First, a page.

Momentum is building among the states to put an end to one of our country’s most barbaric law enforcement practices—the death penalty. While this progress is a welcome step in the right direction, it’s no replacement for long overdue action at the national level.

Earlier this month, the New Hampshire State Senate passed a bill to end the death penalty in the Granite State. Governor Chris Sununu has indicated that he’ll veto the legislation, but there are enough votes to override him. If that happens, New Hampshire will become the 21st state (along with the District of Columbia) to ban the death penalty outright. In addition, four states have put a moratorium on the death penalty, including California, which did so earlier this year, ending all current death sentences though the practice hasn’t been outlawed for future administrations.

In addition to this traction at the state level, many 2020 Democratic presidential candidates are voicing their support for ending the death penalty. Former Colorado governor John Hickenlooper, Senator Bernie Sanders, Mayor Pete Buttigieg, Congressman Beto O’Rourke and Senator Cory Booker have all called for the abolition or suspension of the death penalty at the national level. Senators Kamala Harris and Kirsten Gillibrand have applauded California’s moratorium, and former Washington governor Jay Inslee played an instrumental role in ending his state’s capital punishment program.

With so many states curtailing the death penalty and candidates for the nation’s highest office calling for an end to the practice, it seems unfathomable that the U.S. would actually be increasing its overall executions—but that is exactly what’s happened. Despite global capital punishment numbers falling by 31 percent in 2018, the U.S. had 25 executions, which continues an upward trend since 2016. That means the U.S. killed more prisoners than nations such as Iran, Iraq, Somalia, South Sudan, and Pakistan.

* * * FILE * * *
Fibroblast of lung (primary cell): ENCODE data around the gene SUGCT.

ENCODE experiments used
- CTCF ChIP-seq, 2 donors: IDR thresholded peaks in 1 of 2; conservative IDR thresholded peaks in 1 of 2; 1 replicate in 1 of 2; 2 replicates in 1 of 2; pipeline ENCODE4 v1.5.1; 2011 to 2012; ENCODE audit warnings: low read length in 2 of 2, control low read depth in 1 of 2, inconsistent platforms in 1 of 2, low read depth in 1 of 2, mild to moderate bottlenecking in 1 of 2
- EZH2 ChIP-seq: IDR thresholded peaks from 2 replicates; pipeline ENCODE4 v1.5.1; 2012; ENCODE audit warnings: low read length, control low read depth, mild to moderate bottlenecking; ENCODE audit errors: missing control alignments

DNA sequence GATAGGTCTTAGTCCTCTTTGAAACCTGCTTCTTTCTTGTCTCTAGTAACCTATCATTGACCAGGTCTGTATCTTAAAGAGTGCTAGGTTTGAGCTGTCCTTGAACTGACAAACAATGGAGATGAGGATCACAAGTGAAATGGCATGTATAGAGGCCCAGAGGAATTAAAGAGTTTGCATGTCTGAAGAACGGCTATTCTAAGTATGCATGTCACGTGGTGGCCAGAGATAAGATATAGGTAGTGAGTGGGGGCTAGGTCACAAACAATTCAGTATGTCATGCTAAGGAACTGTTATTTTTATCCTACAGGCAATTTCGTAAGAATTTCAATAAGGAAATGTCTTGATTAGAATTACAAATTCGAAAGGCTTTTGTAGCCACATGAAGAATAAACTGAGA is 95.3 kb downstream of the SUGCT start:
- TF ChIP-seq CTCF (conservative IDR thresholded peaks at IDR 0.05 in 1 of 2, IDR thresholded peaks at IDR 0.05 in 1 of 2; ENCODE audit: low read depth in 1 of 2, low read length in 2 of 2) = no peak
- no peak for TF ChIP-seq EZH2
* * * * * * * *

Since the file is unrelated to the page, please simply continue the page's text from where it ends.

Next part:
Many conservatives argue that the death penalty is a strong deterrent against severe crimes, such as murder, but the experts disagree. In fact, 88 percent of criminologists believe that capital punishment “does not add any significant deterrent effect above that of long-term imprisonment.”

Additionally, proponents argue that the death penalty is reserved for those who clearly committed heinous crimes. While that may be true in theory, in practice this simply isn’t the case.

Since 1973, 165 Americans on death row have been found innocent of the crimes they were accused of committing and either pardoned, exonerated, or had their charges dropped. In 2018, innocent Americans spent a record 1,600 years in prison due to wrongful incarceration, bringing the grand total of years lost since 1989 to more than 21,290. And while there is no way of knowing exactly how many innocent Americans have been executed, the Death Penalty Information Center points to more than a dozen individuals who have been put to death despite likely being innocent. Additionally, governments in various states have issued posthumous pardons for prisoners who were wrongly executed, many of whom were individuals of color or with developmental disabilities.

Sadly, it’s not surprising that America has fallen behind much of the world on the death penalty, as President Trump has long been a proponent. After all, the president said he was “not thrilled” when California announced its moratorium on capital punishment. He also said he’d be “most excited” to use the death penalty on drug dealers and praised Philippines President Rodrigo Duterte’s violent drug war, which has led to more than 12,000 deaths and was dubbed a “human rights calamity” by Amnesty International.

Countries around the world have been abandoning capital punishment at a staggering rate since the 1990s. America is one of only 20 nations on earth, and the only one in the West, that still permits the death penalty.

Even one wrongful death at the hands of the government is a clear moral failure. It’s long past time that the United States catch up with the rest of the world and end the barbaric, inhumane practice that is the death penalty.

Dan King is a senior contributor at Young Voices, where he covers civil liberties and criminal justice reform. His work has appeared at Reason, The American Conservative, The Week, and The Weekly Standard.